The Post Office (1850) by Frederick Goodall. Engraved by C. W. Sharpe. Oil on canvas. h

Source: Hathi Trust e-version of the 1862 Art-Journal. Text and formatting by George P. Landow. [You may use this image without prior permission for any scholarly or educational purpose as long as you (1) credit the University of Michigan and the Hathi Trust Digital Library and (2) link your document to this URL in a web document or cite it in a print one.]

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Art-Journal Commentary

When this picture was exhibited at the British. Institution, in 1850, it attracted notice from the habitués of our public galleries, not less by its own intrinsic merits, than because it manifested a departure from the ordinary class of subjects chosen by Mr. Goodall. People who watch from one season to another the doings of artists, always welcome a deviation from a well-known path if they are introduced to one equally pleasant, because it shows the painter in a new light, and that he is not content to repose on any laurels he may have acquired: it evidences, moreover, that he has been working in a new field of thought, which may generally be accepted as a sign of progress.

It is much easier to describe the characters introduced into the picture than to determine its locality, which looks like the courtyard of a hostelry, only it is paved with flag-stones, and therefore closed against horses. Years back it was no uncommon thing to find a country post-office at the inn of the village or small town, and Mr. Goodall may have borrowed the idea of this composition—for it must be a composition— from a recollection of the fact. However this may be, the building is a picturesque old “bit,” with its stone bench outside, and what seems to have been originally a mounting-block. Inside the “office” is the postmaster distributing letters to sundry applicants; by the doorway is the post-boy who has brought the bag across country from the nearest post-town; his horn, with which he wakes up the various rustic communities as he hurries past their dwellings, is under his arm. All this is what used to be; railways and other modern innovations have changed in a great measure the system of letter carrying, and the noisy post-boy has become almost a character unknown to the present generation. In front of the door is a group of “village politicians,” foremost among whom is the barber, whose business it is to gain the earliest intelligence of news, that he may retail it to his customers: he holds in his hand a copy of the, Times, and is readin some war tidings of importance, for the word “victory” appears on the broad sheet; the brawny figure with the bare arms is the blacksmith, owner of the wicked-looking bull terrier by his side. Nearer to the spectator is the “boots” of the village inn, who probably acts also as occasional ostler; the youth in a velveteen jacket is from the mansion, and is come for the squire’s letters; and a boy with a board filled with fine fish completes the group. On the other side of the picture are two figures to whom that stolid, round-faced post-boy has brought anything but good tidings, a woman and her boy, now, in all probability, the widow and the fatherless; an open letter with a black seal lies before them; it tells them the “victory” has made them desolate: at least it may be presumed this is the artist’s intention, for the drum at the boy’s side may be taken to signify that he is a soldier’s son. In advance of these is another Woman reading a letter to an old Chelsea pensioner and his wife: there is no sad intelligence in her epistle—her child may continue its gambol with the kitten unchecked by its mother, whose hour of tribulation has not yet come; perhaps her husband's not gone to the wars.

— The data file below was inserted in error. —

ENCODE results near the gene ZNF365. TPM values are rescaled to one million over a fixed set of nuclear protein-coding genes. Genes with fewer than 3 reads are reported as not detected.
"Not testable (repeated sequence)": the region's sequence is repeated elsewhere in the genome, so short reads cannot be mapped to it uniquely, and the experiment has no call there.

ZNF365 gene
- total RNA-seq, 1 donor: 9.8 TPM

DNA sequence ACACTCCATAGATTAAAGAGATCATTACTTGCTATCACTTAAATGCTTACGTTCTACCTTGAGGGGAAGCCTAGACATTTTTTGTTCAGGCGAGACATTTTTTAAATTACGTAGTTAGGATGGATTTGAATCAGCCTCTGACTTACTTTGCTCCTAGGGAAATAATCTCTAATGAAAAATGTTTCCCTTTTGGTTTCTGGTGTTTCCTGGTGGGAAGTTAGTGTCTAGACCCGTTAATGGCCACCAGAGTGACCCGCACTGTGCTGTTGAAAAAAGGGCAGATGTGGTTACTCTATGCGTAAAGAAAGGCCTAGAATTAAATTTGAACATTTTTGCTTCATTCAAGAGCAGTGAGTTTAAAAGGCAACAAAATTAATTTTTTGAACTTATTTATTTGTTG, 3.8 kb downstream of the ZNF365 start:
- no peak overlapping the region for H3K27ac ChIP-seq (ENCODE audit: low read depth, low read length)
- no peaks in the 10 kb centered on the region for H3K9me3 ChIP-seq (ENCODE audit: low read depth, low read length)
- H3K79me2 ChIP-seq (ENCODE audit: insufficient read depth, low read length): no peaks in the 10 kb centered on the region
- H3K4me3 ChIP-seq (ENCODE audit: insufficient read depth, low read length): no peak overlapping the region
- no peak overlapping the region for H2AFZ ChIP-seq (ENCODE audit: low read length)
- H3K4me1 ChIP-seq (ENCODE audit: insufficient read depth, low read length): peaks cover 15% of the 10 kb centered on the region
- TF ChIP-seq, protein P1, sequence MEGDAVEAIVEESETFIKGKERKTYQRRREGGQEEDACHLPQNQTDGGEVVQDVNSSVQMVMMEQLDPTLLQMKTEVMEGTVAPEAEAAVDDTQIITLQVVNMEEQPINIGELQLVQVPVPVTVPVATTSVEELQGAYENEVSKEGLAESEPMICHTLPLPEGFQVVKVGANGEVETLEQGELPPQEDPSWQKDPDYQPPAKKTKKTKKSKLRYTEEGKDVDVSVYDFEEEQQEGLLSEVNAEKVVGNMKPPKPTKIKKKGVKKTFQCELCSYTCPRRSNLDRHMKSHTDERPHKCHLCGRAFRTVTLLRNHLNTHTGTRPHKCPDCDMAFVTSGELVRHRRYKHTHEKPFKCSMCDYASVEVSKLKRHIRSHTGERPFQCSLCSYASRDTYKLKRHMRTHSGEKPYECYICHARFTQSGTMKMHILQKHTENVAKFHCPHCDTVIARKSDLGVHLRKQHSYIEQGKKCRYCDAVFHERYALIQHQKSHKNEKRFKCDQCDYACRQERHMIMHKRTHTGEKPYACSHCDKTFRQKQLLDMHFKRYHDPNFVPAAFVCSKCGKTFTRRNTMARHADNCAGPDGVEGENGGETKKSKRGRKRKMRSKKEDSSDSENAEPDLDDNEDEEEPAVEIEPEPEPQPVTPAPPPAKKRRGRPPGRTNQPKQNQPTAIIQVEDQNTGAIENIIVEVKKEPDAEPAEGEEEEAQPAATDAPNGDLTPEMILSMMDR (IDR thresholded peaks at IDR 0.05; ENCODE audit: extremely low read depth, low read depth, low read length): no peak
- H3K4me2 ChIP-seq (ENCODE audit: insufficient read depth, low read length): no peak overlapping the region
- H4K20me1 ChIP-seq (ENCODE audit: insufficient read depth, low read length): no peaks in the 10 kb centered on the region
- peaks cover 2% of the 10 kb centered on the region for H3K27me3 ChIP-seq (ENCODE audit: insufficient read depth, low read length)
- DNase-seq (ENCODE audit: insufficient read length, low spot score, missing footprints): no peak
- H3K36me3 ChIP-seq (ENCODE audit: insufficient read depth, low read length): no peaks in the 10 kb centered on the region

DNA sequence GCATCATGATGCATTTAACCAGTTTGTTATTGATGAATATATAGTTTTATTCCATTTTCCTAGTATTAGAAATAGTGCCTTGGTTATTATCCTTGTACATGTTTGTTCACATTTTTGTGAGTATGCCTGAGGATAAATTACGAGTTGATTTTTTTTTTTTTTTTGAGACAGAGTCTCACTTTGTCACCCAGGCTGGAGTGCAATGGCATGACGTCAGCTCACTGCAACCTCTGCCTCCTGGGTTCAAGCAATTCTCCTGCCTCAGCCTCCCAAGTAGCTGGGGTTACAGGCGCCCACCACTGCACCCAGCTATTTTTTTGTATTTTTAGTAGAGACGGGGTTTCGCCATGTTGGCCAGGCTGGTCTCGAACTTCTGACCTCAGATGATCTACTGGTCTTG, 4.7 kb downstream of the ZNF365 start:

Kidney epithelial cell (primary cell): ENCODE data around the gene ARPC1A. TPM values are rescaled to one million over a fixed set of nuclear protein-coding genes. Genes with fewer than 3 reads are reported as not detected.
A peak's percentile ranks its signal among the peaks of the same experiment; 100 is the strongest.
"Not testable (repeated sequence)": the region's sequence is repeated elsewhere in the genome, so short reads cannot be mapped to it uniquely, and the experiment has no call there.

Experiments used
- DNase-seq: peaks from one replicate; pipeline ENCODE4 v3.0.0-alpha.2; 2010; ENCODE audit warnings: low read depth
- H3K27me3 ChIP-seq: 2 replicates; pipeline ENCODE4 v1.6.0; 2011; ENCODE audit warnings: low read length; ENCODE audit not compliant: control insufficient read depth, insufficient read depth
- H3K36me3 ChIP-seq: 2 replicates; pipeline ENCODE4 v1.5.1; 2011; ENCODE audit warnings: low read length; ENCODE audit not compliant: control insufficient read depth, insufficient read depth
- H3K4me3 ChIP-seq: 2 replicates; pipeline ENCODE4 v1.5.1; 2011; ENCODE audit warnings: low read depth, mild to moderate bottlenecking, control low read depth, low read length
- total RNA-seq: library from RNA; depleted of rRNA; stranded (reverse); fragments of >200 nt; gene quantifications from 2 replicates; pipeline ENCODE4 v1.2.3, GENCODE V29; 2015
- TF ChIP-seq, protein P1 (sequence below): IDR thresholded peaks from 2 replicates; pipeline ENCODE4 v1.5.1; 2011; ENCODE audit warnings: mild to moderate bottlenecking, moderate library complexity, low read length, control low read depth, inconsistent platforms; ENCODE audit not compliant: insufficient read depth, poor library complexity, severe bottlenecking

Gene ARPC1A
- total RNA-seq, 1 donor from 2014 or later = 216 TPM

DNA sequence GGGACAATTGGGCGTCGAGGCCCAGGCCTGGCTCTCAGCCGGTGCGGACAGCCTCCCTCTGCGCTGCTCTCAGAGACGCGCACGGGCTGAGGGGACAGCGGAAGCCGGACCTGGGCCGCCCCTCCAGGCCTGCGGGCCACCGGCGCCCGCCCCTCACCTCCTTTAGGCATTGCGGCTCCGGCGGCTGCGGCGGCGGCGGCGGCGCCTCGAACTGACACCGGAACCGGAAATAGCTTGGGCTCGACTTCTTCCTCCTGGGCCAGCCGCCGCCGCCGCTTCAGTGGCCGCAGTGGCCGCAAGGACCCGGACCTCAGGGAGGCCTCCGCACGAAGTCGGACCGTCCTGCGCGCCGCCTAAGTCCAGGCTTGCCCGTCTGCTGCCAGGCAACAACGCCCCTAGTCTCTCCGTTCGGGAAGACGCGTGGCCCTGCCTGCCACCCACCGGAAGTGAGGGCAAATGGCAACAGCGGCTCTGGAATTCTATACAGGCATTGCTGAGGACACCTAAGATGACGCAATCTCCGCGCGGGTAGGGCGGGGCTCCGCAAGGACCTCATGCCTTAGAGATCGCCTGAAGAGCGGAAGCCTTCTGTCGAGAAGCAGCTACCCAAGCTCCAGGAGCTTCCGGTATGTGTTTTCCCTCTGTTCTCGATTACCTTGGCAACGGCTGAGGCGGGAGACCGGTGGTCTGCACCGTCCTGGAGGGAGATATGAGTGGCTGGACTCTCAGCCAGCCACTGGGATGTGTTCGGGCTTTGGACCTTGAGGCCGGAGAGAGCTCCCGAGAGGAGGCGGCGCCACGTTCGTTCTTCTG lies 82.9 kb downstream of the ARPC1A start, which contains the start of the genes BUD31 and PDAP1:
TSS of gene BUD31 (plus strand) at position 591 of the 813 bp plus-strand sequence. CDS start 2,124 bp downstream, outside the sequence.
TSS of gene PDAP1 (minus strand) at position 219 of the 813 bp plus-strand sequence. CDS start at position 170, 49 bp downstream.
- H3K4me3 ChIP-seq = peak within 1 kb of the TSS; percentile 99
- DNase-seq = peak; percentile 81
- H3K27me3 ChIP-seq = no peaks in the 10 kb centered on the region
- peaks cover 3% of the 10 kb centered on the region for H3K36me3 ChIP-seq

The composition, it will thus be seen, is replete with interest, well sustained, nor, regarding it merely as a composition, is this lessened by one or two presumed anachronisms the artist has int-roduced into it; such, for example, as the Chelsea pensioner, an individual, who, we believe, is rarely or never seen “in costume” out of London and its immediate vicinity; that fishmonger’s boy, too, is not exactly of the genus rusticum, but both make' such an agreeable variety in the scene that we would not have them absent. [172]

Bibliography

“Selected Pictures from the Collection of Thomas Greenwood, Esq., Sandfield Lodge, Hampstead: ‘The Post Office.’” Art-Journal. (1862). Hathi Trust Digital Library digitized from a copy in the University of Michigan Library. Web. 3 April 2014.


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Last modified 3 April 2014